Rethinking Logging for Critical Assets

Going beyond log files, accepting memory as its own format.


Logging is a common practice for IT and Security purposes. Mature organizations tend to have extensive and in-depth logging capabilities using either commercial or free solutions.

Although, logging is a powerful way to troubleshoot and investigate events it’s often limited by the initial input format of the logs during the collection process.

As the complexity of attacks increase, it’s almost natural for defensive capabilities to also evolve — particularly in the logging capabilities area. Seasoned attackers focus their operational efforts on advanced infiltration techniques but also on anti-forensics techniques to erase evidences of their visits as we have seen in the some of the files leaked by TheShadowBrokers last year.

The evolution of backdoors, such as in-memory kernel-mode backdoors like DOUBLEPULSAR, makes it even harder for traditional log capture and analysis softwares to understand when an attacker was in your network, and for how long. > “Your perimeter is not the boundary of your network it’s the boundary of your telemetry” — the grugq


As you can see above, we designed a four-step compressive process for organizations willing to increase the health-check process of their critical assets by integrating memory logging/forensics to their capabilities and processes.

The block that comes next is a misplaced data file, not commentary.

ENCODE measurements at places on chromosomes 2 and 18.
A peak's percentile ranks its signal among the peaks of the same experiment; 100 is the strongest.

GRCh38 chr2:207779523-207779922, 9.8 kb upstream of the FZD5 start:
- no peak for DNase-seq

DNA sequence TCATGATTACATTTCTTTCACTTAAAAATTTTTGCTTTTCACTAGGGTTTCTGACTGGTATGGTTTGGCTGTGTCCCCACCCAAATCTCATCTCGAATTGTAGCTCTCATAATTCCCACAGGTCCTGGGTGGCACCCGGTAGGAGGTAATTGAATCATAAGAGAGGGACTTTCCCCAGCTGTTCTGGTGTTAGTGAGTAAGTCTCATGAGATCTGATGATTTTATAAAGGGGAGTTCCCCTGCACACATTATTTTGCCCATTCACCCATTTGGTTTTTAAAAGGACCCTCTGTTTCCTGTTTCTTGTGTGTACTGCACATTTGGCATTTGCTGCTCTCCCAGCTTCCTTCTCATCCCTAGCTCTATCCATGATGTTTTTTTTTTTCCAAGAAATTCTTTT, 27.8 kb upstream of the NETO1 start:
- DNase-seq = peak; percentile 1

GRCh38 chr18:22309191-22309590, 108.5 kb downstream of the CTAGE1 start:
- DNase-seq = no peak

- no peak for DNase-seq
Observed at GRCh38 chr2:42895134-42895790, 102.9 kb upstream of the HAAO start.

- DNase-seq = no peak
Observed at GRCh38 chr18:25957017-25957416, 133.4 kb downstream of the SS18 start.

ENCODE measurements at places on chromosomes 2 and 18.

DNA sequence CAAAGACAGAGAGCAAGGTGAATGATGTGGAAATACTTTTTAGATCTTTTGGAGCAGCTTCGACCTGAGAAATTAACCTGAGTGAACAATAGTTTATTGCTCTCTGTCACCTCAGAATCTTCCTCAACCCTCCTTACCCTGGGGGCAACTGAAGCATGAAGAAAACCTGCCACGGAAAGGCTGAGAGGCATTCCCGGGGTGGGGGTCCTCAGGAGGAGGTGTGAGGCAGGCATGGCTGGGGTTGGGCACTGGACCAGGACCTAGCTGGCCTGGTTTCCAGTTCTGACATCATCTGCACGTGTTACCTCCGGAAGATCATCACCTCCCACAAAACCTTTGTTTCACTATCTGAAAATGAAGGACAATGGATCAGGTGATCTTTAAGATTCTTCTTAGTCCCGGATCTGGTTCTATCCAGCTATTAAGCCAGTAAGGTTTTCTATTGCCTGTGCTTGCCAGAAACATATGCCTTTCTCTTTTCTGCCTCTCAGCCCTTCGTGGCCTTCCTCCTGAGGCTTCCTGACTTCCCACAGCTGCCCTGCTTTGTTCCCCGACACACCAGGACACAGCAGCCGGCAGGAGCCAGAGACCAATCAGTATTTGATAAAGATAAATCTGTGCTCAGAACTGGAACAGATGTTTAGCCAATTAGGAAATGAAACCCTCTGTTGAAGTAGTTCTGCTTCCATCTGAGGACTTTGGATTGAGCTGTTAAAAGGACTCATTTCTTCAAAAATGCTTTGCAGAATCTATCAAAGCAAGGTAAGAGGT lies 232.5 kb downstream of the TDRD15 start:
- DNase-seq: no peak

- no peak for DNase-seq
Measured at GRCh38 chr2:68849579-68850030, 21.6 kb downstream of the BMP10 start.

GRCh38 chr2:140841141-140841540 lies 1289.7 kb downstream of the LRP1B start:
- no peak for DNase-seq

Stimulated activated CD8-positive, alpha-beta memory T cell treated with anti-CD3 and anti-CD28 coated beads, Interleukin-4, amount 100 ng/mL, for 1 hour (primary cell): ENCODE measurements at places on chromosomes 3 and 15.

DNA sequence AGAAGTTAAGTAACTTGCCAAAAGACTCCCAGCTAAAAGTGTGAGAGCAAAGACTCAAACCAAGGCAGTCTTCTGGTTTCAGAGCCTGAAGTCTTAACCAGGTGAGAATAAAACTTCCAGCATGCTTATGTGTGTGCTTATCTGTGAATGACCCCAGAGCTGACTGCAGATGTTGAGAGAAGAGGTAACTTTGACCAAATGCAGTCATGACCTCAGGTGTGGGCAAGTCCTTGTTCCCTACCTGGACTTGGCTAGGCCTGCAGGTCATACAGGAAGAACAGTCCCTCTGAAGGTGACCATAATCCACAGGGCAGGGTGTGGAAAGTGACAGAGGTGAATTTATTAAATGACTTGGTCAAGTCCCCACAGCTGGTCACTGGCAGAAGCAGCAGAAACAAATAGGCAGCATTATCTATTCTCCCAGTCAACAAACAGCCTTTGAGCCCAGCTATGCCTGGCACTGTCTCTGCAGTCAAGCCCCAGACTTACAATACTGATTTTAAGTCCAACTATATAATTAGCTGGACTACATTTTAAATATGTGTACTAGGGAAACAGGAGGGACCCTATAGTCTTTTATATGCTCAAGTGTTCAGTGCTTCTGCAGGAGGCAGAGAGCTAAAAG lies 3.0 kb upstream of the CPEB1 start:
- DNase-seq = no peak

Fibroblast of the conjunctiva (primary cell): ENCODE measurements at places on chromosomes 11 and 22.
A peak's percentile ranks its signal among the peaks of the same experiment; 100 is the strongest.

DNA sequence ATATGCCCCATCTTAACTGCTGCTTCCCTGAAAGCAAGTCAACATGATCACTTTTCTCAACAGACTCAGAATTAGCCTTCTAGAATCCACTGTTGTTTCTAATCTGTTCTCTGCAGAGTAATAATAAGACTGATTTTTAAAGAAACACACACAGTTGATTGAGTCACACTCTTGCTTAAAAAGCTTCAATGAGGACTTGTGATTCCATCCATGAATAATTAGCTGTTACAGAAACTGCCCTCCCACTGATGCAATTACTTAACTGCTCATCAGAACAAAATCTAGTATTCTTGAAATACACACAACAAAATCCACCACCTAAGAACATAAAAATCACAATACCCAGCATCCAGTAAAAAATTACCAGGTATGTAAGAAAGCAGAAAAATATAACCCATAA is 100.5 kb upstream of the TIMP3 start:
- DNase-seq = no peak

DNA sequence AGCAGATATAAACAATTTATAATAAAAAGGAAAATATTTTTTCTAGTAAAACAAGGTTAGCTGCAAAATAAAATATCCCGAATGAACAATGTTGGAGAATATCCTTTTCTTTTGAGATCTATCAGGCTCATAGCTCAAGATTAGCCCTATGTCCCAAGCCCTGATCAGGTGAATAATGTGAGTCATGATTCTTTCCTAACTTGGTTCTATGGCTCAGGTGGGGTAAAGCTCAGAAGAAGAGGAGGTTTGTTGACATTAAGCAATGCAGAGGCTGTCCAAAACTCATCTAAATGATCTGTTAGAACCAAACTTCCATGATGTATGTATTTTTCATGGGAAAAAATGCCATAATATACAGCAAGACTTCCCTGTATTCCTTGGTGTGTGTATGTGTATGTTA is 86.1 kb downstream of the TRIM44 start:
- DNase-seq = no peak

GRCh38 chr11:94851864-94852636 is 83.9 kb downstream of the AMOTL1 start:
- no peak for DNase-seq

Lately, more and more incidents against financial institutions have been publicly reported in the media. As part of defining your perimeter of defense, you’ll identify what “_critical assets_” such as servers you want to increase your visibility on. Those critical assets can be production servers or even honeypots, that you’d tightly control.


Memory acquisition of a running system is a very simple & straightforward process which can be achieved quickly through our standalone utility, Comae DumpIt, downloadable for free on our platform at

Comae DumpIt generates full memory Microsoft crash dumps, rather that legacy raw memory dumps, on the fly for interoperability and efficiency purposes. Furthermore, Comae DumpIt is standalone allowing the user more flexibility (PsExec, PsRemote etc.) in how to deploy the utility without having to deal with the friction of installing an agent or endpoint.

There are three main scenarios that we identified where memory acquisition is valuable:

  • Manually, after an incident. This scenario is the most common for memory forensics.
  • As part of orchestration. Many of our users leverage memory forensics to have a more comprehensive understanding of the alerts returned by their endpoints. This could be automated through playbooks to automatically perform a memory acquisition after a suspicious activity has been detected by a third-party endpoint.


Configuring a scheduled task for DumpIt.